There are several gender-specific difficulties that women face when accessing treatment.
With addiction comes shame, guilt, and unavoidable harm to loved ones. Women report feeling these emotions at significantly higher levels than men, and they’re significantly more likely to feel ashamed for developing an addiction.
Historically, addiction in women has been considered a selfish, moral failure. This is due to the residual harm that can befall children and extended family and the burden this can cause. However, women must understand that addiction can happen to anyone and it is a treatable medical condition that can be tackled with the proper help.
Trauma and Co-Occurring Disorders
A significantly higher portion of women with substance abuse disorder has been victims of physical, verbal, emotional, or sexual abuse. Between 50% and 90% of women in treatment have had some form of traumatic experience or abuse. Survivors of sexual abuse develop an addiction at significantly higher rates than the general population. They are also much more likely to develop post-traumatic stress disorder (PTSD) and thus experience depression, anxiety, or other mental health difficulties.
Experiencing a substance abuse issue in conjunction with a mental health disorder is referred to as a co-occurring disorder. Trauma is a gateway to substance abuse but these issues can be helped with competent, professional care.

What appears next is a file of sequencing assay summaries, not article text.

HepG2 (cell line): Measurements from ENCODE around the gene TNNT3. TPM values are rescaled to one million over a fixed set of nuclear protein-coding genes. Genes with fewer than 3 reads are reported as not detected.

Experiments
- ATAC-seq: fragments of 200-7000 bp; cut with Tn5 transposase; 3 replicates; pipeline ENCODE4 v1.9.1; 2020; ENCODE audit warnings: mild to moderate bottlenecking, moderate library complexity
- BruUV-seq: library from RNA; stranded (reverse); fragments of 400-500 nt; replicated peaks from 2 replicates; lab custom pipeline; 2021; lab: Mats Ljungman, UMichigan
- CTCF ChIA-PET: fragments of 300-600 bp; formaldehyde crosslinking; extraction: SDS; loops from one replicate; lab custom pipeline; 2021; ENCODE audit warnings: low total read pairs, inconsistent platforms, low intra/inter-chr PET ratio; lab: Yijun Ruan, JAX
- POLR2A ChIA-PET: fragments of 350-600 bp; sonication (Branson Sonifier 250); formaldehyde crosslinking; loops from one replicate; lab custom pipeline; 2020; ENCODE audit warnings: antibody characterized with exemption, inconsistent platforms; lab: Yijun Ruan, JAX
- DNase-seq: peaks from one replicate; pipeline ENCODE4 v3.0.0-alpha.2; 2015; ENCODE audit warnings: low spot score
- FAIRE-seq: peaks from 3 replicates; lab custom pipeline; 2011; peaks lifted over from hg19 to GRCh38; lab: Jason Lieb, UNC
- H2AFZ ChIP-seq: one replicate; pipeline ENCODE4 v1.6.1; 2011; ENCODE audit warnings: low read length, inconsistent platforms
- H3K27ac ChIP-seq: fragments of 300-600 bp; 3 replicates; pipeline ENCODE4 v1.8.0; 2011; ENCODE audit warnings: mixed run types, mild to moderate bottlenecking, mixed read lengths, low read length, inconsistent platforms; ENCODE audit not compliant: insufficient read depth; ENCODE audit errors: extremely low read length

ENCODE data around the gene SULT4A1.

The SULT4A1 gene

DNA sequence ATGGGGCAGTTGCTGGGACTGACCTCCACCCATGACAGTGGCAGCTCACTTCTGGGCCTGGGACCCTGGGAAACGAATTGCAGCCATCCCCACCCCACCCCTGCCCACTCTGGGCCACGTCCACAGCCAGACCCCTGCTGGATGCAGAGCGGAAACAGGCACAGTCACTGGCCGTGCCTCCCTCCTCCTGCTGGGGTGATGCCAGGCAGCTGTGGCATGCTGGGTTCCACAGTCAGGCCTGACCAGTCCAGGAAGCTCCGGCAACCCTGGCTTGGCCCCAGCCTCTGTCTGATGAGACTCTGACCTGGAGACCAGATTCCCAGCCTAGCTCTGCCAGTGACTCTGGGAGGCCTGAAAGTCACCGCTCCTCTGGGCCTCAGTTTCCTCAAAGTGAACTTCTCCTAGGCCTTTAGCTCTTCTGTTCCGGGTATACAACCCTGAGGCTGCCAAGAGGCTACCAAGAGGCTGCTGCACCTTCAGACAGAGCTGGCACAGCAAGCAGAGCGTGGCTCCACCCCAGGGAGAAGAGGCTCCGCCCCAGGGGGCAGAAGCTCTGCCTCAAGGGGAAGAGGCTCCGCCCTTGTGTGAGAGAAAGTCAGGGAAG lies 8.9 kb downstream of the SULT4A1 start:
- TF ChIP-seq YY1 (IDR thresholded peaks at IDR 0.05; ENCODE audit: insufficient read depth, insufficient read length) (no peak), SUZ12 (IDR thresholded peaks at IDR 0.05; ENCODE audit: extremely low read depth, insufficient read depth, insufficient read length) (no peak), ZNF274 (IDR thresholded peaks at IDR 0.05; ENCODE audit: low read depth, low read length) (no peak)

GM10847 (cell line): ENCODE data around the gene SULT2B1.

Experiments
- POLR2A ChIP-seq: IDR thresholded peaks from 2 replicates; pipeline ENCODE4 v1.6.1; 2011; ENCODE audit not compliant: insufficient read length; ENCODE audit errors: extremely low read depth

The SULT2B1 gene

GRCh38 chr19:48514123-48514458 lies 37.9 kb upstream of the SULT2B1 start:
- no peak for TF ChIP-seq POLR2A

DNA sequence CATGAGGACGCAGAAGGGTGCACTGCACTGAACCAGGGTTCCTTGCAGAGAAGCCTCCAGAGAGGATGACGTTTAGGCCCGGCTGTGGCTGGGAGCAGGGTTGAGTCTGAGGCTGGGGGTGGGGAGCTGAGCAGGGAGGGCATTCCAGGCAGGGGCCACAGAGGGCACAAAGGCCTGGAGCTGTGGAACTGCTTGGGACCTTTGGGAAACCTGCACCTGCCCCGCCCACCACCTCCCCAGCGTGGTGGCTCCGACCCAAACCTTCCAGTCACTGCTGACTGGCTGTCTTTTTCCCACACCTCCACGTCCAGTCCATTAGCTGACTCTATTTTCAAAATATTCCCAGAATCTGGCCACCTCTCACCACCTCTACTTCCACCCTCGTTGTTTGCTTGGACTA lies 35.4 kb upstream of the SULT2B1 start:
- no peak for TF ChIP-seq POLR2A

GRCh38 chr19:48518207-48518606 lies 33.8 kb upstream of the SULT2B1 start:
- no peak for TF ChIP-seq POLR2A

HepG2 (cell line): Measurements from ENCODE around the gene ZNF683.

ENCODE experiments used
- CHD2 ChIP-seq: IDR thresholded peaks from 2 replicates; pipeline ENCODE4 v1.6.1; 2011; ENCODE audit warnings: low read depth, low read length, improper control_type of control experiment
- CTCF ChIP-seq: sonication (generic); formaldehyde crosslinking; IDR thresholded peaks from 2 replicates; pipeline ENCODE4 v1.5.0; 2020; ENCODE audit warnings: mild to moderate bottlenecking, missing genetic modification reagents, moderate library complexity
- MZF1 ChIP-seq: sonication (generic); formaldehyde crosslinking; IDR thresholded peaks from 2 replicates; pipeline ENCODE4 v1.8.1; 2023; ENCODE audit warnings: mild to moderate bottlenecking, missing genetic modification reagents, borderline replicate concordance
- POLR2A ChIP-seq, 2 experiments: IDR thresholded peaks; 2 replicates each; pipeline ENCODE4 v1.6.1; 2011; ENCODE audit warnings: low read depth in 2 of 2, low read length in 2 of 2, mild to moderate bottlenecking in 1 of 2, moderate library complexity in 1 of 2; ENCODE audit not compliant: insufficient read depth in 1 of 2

Women are significantly more likely to have an economic barrier to proper addiction treatment. Women experience gender-based pay gaps, lower wages, and a higher likelihood of living in poverty. These issues limit the financial resources available to those seeking treatment. Thankfully, many local communities are beginning to provide comprehensive services for women including childcare, housing, transportation, and income support.
Being a mother or father certainly complicates life in general, and this is especially so with mothers seeking treatment. As many as 70% of women entering addiction treatment have at least one child. Women are significantly more likely to be primary caregivers, whereas most men entering treatment do not have sole custody or responsibility for their children. Thus, women are much more likely to experience difficulties attending treatment sessions regularly and many women cite consistent childcare as their top barrier to attendant treatment. Women with children are also fearful of legal action or child welfare involvement with their children and thus many refuse to seek help.